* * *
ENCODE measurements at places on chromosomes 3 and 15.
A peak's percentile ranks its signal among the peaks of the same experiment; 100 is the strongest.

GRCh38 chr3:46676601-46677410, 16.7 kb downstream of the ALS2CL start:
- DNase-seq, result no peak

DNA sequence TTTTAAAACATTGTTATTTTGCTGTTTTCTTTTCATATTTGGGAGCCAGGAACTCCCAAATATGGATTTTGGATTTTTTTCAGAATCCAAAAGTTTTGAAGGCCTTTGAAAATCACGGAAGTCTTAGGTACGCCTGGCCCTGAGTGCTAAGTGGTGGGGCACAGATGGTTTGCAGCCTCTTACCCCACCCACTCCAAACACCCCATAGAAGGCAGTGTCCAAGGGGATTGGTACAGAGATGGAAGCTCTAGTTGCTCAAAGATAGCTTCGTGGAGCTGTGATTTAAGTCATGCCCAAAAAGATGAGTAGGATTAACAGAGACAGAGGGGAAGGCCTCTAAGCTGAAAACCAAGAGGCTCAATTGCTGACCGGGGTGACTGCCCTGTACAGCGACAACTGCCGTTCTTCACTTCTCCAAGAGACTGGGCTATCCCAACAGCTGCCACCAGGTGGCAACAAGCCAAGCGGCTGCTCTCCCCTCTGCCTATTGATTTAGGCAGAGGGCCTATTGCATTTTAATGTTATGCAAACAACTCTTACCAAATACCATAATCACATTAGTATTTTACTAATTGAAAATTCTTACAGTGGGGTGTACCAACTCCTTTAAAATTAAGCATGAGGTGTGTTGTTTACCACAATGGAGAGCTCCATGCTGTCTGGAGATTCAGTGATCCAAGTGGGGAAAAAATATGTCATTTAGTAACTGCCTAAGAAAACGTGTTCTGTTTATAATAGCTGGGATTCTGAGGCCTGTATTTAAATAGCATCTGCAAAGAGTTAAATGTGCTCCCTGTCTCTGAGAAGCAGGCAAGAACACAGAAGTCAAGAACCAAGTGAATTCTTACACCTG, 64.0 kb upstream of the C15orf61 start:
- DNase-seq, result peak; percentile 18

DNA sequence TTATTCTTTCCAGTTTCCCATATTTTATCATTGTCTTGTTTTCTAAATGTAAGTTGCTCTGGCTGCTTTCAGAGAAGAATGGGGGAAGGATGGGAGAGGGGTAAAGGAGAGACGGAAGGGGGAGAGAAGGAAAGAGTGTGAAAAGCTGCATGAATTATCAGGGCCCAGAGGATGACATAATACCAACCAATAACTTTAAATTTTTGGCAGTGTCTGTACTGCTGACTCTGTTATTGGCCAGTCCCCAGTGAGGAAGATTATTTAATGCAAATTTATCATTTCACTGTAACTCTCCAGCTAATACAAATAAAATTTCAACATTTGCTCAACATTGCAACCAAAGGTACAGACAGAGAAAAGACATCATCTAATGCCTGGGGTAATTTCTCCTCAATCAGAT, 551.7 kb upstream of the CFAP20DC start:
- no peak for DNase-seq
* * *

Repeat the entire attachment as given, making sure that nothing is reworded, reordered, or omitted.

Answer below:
ENCODE measurements at places on chromosomes 3 and 15.
A peak's percentile ranks its signal among the peaks of the same experiment; 100 is the strongest.

GRCh38 chr3:46676601-46677410, 16.7 kb downstream of the ALS2CL start:
- DNase-seq, result no peak

DNA sequence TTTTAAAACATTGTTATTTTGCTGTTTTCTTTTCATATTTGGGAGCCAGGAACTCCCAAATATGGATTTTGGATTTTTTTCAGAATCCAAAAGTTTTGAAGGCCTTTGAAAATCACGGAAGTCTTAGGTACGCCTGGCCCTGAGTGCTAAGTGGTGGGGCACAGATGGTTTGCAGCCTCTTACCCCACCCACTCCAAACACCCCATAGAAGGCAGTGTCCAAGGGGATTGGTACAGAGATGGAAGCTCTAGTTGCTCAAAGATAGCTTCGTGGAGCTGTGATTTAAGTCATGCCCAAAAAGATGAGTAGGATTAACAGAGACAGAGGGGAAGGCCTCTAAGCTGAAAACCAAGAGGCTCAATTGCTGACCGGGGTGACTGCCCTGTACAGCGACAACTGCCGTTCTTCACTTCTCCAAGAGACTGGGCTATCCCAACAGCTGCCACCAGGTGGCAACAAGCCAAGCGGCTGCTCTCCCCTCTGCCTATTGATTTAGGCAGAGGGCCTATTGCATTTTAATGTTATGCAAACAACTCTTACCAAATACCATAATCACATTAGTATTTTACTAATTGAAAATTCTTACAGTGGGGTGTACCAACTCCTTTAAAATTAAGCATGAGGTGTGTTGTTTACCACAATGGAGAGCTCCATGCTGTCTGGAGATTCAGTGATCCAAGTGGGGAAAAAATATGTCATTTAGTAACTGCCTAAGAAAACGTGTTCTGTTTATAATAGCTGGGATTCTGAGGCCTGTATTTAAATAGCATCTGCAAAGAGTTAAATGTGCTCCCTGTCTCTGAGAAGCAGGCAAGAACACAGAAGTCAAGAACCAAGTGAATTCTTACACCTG, 64.0 kb upstream of the C15orf61 start:
- DNase-seq, result peak; percentile 18

DNA sequence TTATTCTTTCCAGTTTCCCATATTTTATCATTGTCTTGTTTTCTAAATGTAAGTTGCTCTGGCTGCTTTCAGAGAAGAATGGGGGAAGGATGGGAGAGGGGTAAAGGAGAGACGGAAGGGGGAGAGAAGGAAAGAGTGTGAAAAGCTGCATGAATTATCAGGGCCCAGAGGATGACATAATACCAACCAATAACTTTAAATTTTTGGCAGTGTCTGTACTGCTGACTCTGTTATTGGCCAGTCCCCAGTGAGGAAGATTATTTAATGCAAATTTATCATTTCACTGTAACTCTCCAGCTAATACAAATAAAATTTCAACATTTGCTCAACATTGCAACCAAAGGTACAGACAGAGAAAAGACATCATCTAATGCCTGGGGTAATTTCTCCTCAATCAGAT, 551.7 kb upstream of the CFAP20DC start:
- no peak for DNase-seq